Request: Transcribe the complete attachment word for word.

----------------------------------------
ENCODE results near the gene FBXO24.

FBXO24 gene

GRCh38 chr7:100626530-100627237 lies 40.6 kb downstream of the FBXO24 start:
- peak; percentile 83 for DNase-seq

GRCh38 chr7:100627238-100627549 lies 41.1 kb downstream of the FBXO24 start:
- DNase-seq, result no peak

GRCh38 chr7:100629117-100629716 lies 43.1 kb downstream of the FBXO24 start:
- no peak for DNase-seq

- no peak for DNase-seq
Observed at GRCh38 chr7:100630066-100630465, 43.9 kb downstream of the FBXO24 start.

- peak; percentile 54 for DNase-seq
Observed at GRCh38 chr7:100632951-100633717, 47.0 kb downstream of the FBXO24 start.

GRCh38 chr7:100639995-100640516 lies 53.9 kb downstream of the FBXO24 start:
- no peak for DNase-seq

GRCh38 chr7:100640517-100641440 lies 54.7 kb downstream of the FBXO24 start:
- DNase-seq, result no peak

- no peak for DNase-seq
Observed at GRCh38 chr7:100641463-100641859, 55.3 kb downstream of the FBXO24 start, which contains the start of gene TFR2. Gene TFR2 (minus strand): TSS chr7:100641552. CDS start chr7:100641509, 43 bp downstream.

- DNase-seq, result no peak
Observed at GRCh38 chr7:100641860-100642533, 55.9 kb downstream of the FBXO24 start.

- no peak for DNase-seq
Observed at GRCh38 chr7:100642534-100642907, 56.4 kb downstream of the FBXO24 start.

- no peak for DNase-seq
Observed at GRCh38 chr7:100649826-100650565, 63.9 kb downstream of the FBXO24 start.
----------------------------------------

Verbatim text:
ENCODE results near the gene FBXO24.

FBXO24 gene

GRCh38 chr7:100626530-100627237 lies 40.6 kb downstream of the FBXO24 start:
- peak; percentile 83 for DNase-seq

GRCh38 chr7:100627238-100627549 lies 41.1 kb downstream of the FBXO24 start:
- DNase-seq, result no peak

GRCh38 chr7:100629117-100629716 lies 43.1 kb downstream of the FBXO24 start:
- no peak for DNase-seq

- no peak for DNase-seq
Observed at GRCh38 chr7:100630066-100630465, 43.9 kb downstream of the FBXO24 start.

- peak; percentile 54 for DNase-seq
Observed at GRCh38 chr7:100632951-100633717, 47.0 kb downstream of the FBXO24 start.

GRCh38 chr7:100639995-100640516 lies 53.9 kb downstream of the FBXO24 start:
- no peak for DNase-seq

GRCh38 chr7:100640517-100641440 lies 54.7 kb downstream of the FBXO24 start:
- DNase-seq, result no peak

- no peak for DNase-seq
Observed at GRCh38 chr7:100641463-100641859, 55.3 kb downstream of the FBXO24 start, which contains the start of gene TFR2. Gene TFR2 (minus strand): TSS chr7:100641552. CDS start chr7:100641509, 43 bp downstream.

- DNase-seq, result no peak
Observed at GRCh38 chr7:100641860-100642533, 55.9 kb downstream of the FBXO24 start.

- no peak for DNase-seq
Observed at GRCh38 chr7:100642534-100642907, 56.4 kb downstream of the FBXO24 start.

- no peak for DNase-seq
Observed at GRCh38 chr7:100649826-100650565, 63.9 kb downstream of the FBXO24 start.